The tumor suppressor protein p53 has been described "as the guardian of the genome" for its crucial role in regulating the transcription of numerous genes responsible for cells cycle arrest, senescence, or apoptosis in response to various stress signals. Although p53 promotes longevity by decreasing the risk of cancer through activation of apoptosis or cellular senescence, several findings suggest that an increase of its activity may have deleterious effects leading to selected aspects of the aging phenotype and neurodegenerative diseases. There is the link between p53 and oxidative stress, the latter a crucial factor that contributes to neurodegenerative processes like Alzheimer disease (AD). In the present study, using a proteomics approach, we analyzed the impact of lack of p53 on the expression of several brain mitochondrial proteins involved in different pathways, and how lack of p53 may present a target to restore neuronal impairments. Our investigation on isolated brain mitochondria from p53((-/-)) mice also provides a better understanding of the p53-mitochondria relationship and its involvement in the development of many diseases.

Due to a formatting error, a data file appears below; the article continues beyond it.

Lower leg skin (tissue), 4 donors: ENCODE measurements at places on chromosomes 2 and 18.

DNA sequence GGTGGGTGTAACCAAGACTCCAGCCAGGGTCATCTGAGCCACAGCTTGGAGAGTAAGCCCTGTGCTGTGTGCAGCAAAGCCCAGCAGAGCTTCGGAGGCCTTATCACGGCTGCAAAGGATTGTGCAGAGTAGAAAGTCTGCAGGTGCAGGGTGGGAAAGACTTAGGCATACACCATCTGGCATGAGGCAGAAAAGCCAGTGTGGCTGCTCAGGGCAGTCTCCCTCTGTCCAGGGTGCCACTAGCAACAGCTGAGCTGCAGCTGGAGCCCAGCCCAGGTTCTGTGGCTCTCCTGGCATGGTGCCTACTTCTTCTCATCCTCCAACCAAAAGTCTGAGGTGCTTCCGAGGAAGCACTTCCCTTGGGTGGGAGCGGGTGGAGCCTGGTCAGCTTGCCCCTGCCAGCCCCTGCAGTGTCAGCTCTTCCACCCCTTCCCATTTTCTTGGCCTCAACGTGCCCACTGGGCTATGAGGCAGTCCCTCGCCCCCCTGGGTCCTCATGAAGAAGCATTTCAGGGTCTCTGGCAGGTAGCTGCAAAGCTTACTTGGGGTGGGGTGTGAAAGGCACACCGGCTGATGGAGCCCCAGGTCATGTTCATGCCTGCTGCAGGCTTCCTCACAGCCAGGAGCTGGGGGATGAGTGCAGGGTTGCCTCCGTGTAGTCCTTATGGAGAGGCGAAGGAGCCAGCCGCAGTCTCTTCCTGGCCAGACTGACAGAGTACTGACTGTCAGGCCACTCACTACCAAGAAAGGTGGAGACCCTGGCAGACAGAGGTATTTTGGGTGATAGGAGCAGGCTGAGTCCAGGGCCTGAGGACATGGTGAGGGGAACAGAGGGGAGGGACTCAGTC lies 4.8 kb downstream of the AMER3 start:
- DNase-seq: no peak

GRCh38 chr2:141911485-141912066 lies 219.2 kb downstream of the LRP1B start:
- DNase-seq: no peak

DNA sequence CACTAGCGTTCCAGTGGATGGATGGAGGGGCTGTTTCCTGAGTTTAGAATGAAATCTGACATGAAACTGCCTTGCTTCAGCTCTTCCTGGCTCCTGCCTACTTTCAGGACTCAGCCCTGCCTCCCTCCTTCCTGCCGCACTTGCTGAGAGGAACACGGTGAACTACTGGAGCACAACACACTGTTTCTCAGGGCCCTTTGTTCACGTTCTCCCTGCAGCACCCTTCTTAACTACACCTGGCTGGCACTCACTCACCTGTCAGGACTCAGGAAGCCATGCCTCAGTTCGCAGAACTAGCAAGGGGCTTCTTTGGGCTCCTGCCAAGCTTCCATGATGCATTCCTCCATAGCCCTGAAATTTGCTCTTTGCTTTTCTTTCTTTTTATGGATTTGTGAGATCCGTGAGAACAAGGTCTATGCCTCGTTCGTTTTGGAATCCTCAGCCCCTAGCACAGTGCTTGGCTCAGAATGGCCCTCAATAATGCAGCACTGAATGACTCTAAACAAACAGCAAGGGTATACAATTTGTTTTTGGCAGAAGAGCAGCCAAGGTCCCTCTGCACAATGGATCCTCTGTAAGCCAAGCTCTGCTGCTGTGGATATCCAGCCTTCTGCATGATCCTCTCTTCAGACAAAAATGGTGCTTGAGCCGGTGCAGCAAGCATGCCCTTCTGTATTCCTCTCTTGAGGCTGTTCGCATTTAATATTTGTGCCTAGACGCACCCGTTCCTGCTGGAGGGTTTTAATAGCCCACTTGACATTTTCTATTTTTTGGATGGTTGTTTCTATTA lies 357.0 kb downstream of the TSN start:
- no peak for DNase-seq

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Published in PLoS One, v. 7, no. 11, p. 49846.

© 2012 Fiorini et al. This is an open-access article distributed under the terms of the Creative Commons Attribution License, which permits unrestricted use, distribution, and reproduction in any medium, provided the original author and source are credited.

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